She adds: 'With the mainland economy continuing to charge forward, China's hungry companies are woefully short of trained professionals in management, business, legal, accounting and financial services to fill their corporate ladders'. What these companies need now are trained professionals with hands-on experience, accumulated over the years after graduation - something that universities cannot provide. Theory and practice are two different things.

Mrs Ip argues that 'raising or removing the ceiling on the admission of mainland Chinese or overseas undergraduates to Hong Kong universities would help our city's education in more ways than one'. She cites exposure of local students to a more 'international and culturally diverse environment', 'more competition' and 'more opportunities to practise their English with English-language speakers' as examples.

Interestingly, the three beneficial conditions in Mrs Ip's argument can be readily found in Hong Kong, not particularly at university level, but in the English Schools Foundation.

If Mrs Ip thinks the mainland student 'market' is still worth capturing for Hong Kong, she is almost 20 years too late.

Mainland professors and professionals started making overseas visits in the early 1980s, followed by mainland students studying at universities overseas in the late 1980s.

Was Hong Kong well placed to receive them then?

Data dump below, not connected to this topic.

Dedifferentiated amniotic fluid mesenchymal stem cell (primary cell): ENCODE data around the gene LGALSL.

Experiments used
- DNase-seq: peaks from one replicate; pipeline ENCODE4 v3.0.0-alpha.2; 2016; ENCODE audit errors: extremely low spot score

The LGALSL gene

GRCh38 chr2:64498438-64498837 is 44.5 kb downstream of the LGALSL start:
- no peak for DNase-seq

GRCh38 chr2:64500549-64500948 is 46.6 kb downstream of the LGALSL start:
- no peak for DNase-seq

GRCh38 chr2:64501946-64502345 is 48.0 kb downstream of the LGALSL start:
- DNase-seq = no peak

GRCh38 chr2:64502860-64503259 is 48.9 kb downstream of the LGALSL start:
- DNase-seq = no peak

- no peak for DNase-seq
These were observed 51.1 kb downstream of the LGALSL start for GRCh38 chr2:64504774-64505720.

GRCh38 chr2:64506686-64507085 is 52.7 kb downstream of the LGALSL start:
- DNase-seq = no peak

She says that 'a tertiary educational policy to facilitate the intake of the brightest and best from diverse sources is in line with general policy to maintain the openness of our society'. Let me put myself in the shoes of one such international bright spark, to see where it takes me and why I should choose a university in Hong Kong.

If I were so bright, I probably would already have other scholastic offers to choose from. Whether Hong Kong would be high on my list would depend on the availability of an established area of excellence in teaching or research that I am looking for.

But with even the University of Hong Kong's status as an English-medium university being called into question by the director of its English centre only six months ago, a non-Cantonese speaker would doubt whether he or she really wanted to study in Hong Kong!

Policies and political assertions are not the same thing, as the former should work for, and be of real benefit to, the community at large. Ms Ip simply cannot dabble with education policy like she can with her other political ideals.